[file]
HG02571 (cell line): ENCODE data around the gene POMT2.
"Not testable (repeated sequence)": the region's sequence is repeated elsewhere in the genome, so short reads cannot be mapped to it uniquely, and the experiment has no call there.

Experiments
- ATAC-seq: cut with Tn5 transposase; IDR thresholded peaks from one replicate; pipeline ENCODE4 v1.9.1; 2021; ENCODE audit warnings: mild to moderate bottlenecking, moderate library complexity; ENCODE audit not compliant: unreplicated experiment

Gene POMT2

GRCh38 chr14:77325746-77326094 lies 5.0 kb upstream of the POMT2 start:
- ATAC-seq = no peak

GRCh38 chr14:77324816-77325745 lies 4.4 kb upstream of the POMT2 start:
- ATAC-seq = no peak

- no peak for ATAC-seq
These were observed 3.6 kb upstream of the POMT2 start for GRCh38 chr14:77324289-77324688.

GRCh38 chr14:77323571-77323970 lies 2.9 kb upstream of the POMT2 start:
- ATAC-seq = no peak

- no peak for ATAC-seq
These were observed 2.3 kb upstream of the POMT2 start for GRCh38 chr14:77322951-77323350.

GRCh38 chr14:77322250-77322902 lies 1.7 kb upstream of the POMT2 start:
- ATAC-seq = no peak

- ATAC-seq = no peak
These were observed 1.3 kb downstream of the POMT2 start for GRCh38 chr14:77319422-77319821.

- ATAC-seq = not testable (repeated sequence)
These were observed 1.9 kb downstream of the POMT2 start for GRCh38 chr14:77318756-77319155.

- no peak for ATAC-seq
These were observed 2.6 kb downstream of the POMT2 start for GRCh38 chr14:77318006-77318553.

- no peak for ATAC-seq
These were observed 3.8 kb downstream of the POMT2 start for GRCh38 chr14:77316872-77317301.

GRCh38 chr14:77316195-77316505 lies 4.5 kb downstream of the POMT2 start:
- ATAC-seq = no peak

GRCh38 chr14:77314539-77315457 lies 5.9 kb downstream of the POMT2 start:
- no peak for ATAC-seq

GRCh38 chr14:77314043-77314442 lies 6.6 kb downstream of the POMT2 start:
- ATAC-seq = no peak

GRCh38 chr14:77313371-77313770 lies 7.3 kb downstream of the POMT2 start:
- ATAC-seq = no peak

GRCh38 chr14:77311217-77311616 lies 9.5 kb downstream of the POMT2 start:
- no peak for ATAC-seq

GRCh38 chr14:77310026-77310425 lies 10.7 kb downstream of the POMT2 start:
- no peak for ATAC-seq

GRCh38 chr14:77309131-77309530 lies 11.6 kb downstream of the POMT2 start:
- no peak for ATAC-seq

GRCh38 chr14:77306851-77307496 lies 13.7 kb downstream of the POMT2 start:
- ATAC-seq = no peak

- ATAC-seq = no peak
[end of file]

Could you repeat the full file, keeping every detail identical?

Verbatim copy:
HG02571 (cell line): ENCODE data around the gene POMT2.
"Not testable (repeated sequence)": the region's sequence is repeated elsewhere in the genome, so short reads cannot be mapped to it uniquely, and the experiment has no call there.

Experiments
- ATAC-seq: cut with Tn5 transposase; IDR thresholded peaks from one replicate; pipeline ENCODE4 v1.9.1; 2021; ENCODE audit warnings: mild to moderate bottlenecking, moderate library complexity; ENCODE audit not compliant: unreplicated experiment

Gene POMT2

GRCh38 chr14:77325746-77326094 lies 5.0 kb upstream of the POMT2 start:
- ATAC-seq = no peak

GRCh38 chr14:77324816-77325745 lies 4.4 kb upstream of the POMT2 start:
- ATAC-seq = no peak

- no peak for ATAC-seq
These were observed 3.6 kb upstream of the POMT2 start for GRCh38 chr14:77324289-77324688.

GRCh38 chr14:77323571-77323970 lies 2.9 kb upstream of the POMT2 start:
- ATAC-seq = no peak

- no peak for ATAC-seq
These were observed 2.3 kb upstream of the POMT2 start for GRCh38 chr14:77322951-77323350.

GRCh38 chr14:77322250-77322902 lies 1.7 kb upstream of the POMT2 start:
- ATAC-seq = no peak

- ATAC-seq = no peak
These were observed 1.3 kb downstream of the POMT2 start for GRCh38 chr14:77319422-77319821.

- ATAC-seq = not testable (repeated sequence)
These were observed 1.9 kb downstream of the POMT2 start for GRCh38 chr14:77318756-77319155.

- no peak for ATAC-seq
These were observed 2.6 kb downstream of the POMT2 start for GRCh38 chr14:77318006-77318553.

- no peak for ATAC-seq
These were observed 3.8 kb downstream of the POMT2 start for GRCh38 chr14:77316872-77317301.

GRCh38 chr14:77316195-77316505 lies 4.5 kb downstream of the POMT2 start:
- ATAC-seq = no peak

GRCh38 chr14:77314539-77315457 lies 5.9 kb downstream of the POMT2 start:
- no peak for ATAC-seq

GRCh38 chr14:77314043-77314442 lies 6.6 kb downstream of the POMT2 start:
- ATAC-seq = no peak

GRCh38 chr14:77313371-77313770 lies 7.3 kb downstream of the POMT2 start:
- ATAC-seq = no peak

GRCh38 chr14:77311217-77311616 lies 9.5 kb downstream of the POMT2 start:
- no peak for ATAC-seq

GRCh38 chr14:77310026-77310425 lies 10.7 kb downstream of the POMT2 start:
- no peak for ATAC-seq

GRCh38 chr14:77309131-77309530 lies 11.6 kb downstream of the POMT2 start:
- no peak for ATAC-seq

GRCh38 chr14:77306851-77307496 lies 13.7 kb downstream of the POMT2 start:
- ATAC-seq = no peak

- ATAC-seq = no peak